“Yes, a D.A.,” my mother-in-law continued. “Lise, this might interest you, Jack’s company has just won FDA approval for a new drug, and they think it’s going to solve this whole opioid crisis!”

“Well,” Jack jumped in, “I wish that were the case, but let’s just say it’s harder to abuse. It’s what’s called a tamper-resistant opioid, though addicts often figure out ways to abuse them anyway. And unfortunately, we can’t control what people do after they legitimately obtain it from a doctor. We’re just trying to make it that much harder for people to get hurt. We just felt it was the right thing to do.”

After having made a bajillion dollars from their earlier product, I added on his behalf in the privacy of my mind. It had been one of the drivers of the opioid epidemic, thanks to its easily abused formulation and aggressive marketing. But who says that out loud, especially at a wedding, and to the bride’s father? Not me.

Meanwhile, Jack caught Matt’s eye, pointed to my stomach, and made a thumbs-up sign, apparently congratulating my husband on a successful knock-up job. I took a deep breath.

Unfortunately, my mother-in-law was not done with the topic of prescription meds. She gripped my upper arm, using me as a human hostage for Jack’s attention. “Lise works on a lot of cases involving those drugs, don’t you, Lise?”

“Yes,” I said, my earlier desire to be comforted by work talk suddenly obliterated by the concern that I might end up telling off Jack Normand at his daughter’s wedding. I’d remembered what I’d heard about this new drug—it was supposed to be harder to abuse, but it was also a stronger and more potent formulation. My contacts at the DEA had also told me that its tamper-resistant feature was a crock, and would be defeated easily by anyone determined to get a high. In my opinion, it was a cheap attempt at public redemption. Once again, all I needed to do was keep the mouth shut. Lips together. Mouth shut.

Jack put his arm around my mother-in-law and tugged her in closer, completely ignoring the opioid angle. “Wonderful, wonderful,” he cooed. “I hope you didn’t have too much trouble getting here. I’m so touched that everyone came out for my little girl.” His eyes glistened. “You know, it’s been a tough road with her—I mean, for her.”

My mother-in-law’s eyes lit up. Could Jack be giving her permission to discuss Janey’s rocky past? I could tell she was busy formulating a response, when my husband busted into the conversation.

“Well,” Matt said, “we were a bit nervous about the weather forecast, I have to admit. But what the hell, I figured, we’ve sure waited long enough for Janey to get married!” He laughed, then looked around, wondering why no one was laughing with him.

“Oh, good heavens, Matt,” his mother muttered.

I slipped my arm through Matt’s and spoke up. “He just means, we all knew this guy was the right one for her, and we were the first ones to meet him, weren’t we, Matt, so we knew this was coming a long time ago.”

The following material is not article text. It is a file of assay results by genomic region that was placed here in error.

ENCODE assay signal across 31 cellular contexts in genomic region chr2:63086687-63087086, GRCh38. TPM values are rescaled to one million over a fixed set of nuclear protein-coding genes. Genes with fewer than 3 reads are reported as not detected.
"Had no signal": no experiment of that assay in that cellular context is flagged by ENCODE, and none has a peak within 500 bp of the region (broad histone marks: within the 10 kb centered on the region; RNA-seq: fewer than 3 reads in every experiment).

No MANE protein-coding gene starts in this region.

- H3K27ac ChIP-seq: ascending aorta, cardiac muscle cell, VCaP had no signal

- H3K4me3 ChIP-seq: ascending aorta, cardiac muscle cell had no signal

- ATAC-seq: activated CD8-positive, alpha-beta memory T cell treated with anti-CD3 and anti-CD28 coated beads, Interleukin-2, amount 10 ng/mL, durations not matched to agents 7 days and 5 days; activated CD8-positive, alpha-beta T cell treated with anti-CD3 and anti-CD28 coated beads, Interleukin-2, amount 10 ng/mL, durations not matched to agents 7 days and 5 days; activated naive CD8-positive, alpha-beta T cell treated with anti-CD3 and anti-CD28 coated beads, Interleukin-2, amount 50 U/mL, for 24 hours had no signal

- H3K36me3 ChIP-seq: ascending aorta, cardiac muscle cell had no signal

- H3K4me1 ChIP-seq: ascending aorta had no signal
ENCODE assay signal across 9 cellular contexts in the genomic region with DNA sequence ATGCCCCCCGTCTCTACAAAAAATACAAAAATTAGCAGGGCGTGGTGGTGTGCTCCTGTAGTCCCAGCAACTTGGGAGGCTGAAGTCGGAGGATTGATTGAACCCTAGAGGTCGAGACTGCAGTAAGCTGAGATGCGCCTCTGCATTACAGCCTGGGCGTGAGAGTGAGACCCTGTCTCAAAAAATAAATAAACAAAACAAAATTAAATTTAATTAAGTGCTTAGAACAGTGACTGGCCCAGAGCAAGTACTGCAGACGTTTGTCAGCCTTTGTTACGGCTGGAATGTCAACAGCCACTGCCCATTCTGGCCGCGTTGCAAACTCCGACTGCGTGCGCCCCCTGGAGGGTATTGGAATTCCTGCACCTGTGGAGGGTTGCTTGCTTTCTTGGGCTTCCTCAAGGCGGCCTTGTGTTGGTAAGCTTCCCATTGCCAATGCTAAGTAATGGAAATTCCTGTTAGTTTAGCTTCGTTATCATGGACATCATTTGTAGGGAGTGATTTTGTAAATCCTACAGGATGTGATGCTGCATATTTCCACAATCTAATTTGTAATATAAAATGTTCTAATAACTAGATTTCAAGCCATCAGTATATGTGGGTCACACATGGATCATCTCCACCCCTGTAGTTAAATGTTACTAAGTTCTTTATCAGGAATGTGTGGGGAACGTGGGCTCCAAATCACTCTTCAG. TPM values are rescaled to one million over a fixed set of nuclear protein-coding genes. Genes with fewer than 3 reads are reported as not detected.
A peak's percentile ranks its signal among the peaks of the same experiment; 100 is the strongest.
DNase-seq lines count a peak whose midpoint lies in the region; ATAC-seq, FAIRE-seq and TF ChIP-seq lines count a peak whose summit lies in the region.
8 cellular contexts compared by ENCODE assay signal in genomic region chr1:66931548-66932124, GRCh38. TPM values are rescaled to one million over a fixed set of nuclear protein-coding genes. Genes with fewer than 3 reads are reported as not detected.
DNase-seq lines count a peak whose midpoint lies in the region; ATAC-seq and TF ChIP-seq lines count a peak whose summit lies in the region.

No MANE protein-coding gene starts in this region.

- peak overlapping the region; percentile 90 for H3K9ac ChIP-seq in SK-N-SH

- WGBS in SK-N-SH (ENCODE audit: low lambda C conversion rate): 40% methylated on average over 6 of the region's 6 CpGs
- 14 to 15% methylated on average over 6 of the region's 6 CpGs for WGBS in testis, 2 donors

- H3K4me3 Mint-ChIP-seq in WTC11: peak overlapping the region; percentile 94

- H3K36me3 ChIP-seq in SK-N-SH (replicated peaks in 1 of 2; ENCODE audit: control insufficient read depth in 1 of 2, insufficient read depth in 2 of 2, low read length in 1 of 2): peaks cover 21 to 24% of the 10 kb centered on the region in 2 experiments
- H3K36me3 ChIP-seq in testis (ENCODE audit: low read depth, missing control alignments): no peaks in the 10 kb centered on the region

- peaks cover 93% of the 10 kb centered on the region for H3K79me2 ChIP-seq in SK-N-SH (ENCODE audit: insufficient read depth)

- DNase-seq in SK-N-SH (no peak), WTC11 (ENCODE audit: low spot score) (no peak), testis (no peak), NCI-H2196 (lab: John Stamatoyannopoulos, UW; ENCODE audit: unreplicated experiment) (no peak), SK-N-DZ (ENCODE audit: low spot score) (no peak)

“Well,” said Jack, and paused—

Matt’s mother and I braced ourselves—one never knew how normals would react to Matt’s unique brand of wit. Jack looked at my belly again and smiled. “Well,” he continued, “we’re very touched that you made it, under the circumstances. And don’t worry about covering up for your husband.” He looked kindly toward Matt. “I’ve known him since he was a little boy. Always said just what he thought, unvarnished, and that’s a good thing. Fact is, it’s true, we’re all thrilled she’s finally getting married, I’d given up hope that any of them would stick around, and I just hope it’s not too late to get a grandkid out of them, if I may be permitted to be blunt myself, before someone changes their mind. I’m also just thrilled that she’s finally sober.”

Matt’s mother gasped, then broke out into exaggerated expressions of compassionate congratulations.

“She’s sober?” I asked. “Sober, like how?”

I looked at Jack—he hadn’t heard me. I looked at Matt. He was busy talking.

“So,” he was telling Jack, “since we’re all okay with me being honest and unvarnished, just to be safe, in case the weather gets worse, you’re okay with us crashing here or at your place, right, Jack? This place must have some extra rooms, and otherwise you guys live nearby, don’t you?”

Jack smacked Matt’s shoulder and laughed. “Yes, of course. Of course.”
In the waning seconds of Jack’s attention, my mother-in-law grappled to retain him with talk of the snow, and the romance of the storm. I watched as Jack slowly dragged himself away, with the determination and desperation of a man caught in a bog. There was no way to hold him back.

Matt and I found ourselves standing blissfully alone. “Having fun yet?” he asked.

 

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Copyright © 2018. The Father of the Corpse by Cecilia Fulton